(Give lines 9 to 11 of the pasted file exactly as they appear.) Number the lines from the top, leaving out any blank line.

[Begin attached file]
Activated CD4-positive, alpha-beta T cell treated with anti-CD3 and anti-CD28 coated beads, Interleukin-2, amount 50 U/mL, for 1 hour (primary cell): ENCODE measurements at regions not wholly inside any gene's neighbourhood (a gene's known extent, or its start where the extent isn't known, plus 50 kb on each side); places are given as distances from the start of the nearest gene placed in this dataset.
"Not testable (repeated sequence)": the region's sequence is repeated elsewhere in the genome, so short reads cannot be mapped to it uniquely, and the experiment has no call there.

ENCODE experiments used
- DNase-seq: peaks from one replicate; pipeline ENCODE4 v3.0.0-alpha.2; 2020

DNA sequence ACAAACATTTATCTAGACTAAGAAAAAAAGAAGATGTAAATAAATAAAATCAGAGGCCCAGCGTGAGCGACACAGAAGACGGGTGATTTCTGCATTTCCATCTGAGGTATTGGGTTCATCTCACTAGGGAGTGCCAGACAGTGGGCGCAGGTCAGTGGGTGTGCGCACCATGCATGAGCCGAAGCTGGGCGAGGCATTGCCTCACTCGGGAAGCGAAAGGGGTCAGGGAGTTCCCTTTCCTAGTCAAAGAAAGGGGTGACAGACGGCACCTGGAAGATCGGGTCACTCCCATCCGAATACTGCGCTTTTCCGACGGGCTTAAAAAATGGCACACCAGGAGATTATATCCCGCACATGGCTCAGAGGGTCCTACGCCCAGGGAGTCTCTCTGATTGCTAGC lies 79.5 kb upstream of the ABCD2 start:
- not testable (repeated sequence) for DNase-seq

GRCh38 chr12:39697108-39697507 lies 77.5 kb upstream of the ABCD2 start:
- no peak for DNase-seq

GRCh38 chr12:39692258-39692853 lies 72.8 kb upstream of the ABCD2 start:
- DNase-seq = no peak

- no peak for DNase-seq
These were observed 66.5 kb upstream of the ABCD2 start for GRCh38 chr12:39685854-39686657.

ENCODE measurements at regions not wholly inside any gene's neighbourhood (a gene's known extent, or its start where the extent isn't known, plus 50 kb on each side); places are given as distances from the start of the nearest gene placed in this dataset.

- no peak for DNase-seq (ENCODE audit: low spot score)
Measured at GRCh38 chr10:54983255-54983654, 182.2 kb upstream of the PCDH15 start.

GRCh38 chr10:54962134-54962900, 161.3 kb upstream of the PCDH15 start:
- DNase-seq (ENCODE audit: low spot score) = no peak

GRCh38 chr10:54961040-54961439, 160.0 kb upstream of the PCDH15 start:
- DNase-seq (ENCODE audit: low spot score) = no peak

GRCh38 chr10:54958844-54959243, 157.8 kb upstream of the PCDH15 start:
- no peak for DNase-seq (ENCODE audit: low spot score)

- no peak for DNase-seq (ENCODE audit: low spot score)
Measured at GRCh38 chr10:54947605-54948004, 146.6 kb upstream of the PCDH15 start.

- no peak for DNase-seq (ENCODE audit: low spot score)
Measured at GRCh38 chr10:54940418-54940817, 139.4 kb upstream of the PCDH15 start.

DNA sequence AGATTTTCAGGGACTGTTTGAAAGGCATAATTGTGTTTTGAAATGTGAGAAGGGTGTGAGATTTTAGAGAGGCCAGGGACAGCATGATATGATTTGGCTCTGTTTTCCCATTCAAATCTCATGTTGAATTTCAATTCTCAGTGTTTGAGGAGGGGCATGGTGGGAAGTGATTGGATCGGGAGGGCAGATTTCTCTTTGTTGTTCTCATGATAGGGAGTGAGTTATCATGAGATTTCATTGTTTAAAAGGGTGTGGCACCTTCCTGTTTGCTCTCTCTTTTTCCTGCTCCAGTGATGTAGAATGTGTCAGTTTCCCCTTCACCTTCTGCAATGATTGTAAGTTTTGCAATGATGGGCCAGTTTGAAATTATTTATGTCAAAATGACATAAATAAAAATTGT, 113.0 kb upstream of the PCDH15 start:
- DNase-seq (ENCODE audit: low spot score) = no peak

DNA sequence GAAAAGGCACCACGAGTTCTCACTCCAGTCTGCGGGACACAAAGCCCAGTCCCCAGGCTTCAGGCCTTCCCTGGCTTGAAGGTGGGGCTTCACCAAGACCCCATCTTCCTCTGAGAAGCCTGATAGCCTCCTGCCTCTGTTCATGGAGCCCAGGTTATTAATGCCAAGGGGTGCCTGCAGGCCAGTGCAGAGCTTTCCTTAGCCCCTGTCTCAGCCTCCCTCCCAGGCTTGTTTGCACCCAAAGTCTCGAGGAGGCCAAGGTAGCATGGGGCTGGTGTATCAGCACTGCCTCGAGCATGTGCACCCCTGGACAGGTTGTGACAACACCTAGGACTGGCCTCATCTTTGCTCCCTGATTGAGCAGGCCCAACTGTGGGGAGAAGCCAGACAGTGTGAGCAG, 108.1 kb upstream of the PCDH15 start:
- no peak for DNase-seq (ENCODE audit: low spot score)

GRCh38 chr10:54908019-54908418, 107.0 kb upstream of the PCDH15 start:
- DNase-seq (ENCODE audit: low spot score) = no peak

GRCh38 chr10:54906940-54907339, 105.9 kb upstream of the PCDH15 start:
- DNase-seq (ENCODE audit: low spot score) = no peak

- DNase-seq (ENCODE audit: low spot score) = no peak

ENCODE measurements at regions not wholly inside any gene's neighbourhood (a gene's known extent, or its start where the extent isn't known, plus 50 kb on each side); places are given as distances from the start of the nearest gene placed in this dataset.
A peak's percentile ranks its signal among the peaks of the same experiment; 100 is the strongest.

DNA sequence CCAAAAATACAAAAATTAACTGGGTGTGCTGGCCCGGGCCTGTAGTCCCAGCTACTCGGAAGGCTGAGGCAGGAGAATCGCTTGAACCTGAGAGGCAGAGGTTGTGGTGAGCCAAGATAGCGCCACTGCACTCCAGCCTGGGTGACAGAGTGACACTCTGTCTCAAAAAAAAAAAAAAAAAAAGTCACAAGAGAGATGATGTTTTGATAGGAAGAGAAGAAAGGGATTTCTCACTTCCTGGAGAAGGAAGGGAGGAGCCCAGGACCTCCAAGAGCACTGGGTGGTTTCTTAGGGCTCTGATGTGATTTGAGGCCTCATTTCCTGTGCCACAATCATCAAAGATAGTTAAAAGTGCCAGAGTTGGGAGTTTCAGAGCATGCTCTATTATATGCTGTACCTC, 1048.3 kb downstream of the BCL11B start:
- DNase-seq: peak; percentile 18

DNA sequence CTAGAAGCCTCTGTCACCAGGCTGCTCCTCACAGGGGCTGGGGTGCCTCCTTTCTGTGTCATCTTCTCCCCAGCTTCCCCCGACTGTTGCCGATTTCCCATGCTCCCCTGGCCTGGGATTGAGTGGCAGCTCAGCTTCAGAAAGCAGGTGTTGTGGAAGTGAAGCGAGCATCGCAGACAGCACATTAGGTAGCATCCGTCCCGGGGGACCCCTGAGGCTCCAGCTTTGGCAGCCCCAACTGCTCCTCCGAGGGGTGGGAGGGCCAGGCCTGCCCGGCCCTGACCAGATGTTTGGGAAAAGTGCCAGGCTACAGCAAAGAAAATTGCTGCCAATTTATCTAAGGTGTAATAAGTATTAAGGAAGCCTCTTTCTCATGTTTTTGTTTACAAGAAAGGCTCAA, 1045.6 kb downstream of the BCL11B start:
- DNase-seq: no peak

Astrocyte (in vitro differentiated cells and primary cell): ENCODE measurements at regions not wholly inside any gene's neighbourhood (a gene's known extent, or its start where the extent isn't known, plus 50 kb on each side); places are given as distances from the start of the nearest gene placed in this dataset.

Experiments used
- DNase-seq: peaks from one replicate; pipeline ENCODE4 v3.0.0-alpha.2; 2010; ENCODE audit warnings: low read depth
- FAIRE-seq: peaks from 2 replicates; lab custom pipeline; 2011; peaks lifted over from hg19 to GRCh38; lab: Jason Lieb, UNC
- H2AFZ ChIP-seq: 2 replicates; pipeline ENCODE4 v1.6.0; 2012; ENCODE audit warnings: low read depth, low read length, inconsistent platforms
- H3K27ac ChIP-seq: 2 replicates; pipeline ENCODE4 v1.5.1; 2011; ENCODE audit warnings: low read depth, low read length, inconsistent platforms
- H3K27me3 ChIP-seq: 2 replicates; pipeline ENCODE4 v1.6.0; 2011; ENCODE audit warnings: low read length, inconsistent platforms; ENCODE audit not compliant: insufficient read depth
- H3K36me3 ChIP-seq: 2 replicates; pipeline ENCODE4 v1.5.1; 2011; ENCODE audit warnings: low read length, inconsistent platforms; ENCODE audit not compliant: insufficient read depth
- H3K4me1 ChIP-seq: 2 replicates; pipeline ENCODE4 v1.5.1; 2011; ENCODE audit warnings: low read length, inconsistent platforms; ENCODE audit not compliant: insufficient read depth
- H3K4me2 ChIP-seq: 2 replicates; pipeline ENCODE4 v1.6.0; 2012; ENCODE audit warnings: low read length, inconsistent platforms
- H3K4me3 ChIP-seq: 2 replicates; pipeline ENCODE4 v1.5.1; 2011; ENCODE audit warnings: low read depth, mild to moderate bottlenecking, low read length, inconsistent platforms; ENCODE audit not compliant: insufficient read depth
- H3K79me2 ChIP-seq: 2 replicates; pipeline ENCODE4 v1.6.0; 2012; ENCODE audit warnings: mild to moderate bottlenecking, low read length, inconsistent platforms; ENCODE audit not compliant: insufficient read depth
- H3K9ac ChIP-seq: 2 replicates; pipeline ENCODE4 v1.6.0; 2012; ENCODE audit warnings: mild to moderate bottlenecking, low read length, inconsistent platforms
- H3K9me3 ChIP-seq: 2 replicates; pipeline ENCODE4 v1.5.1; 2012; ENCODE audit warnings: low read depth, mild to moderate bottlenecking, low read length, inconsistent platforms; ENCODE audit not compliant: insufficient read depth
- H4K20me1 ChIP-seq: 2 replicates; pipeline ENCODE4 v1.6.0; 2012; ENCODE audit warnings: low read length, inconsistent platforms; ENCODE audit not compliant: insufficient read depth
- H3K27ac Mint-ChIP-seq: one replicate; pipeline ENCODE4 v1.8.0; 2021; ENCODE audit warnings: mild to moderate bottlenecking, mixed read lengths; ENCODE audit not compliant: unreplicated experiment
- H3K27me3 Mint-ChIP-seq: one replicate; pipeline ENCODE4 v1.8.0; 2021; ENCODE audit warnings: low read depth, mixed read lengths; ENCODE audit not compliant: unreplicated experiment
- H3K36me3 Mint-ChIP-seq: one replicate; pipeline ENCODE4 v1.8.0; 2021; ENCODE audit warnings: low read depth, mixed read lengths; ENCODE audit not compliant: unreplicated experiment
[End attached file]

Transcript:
GRCh38 chr12:39692258-39692853 lies 72.8 kb upstream of the ABCD2 start:
- DNase-seq = no peak

- no peak for DNase-seq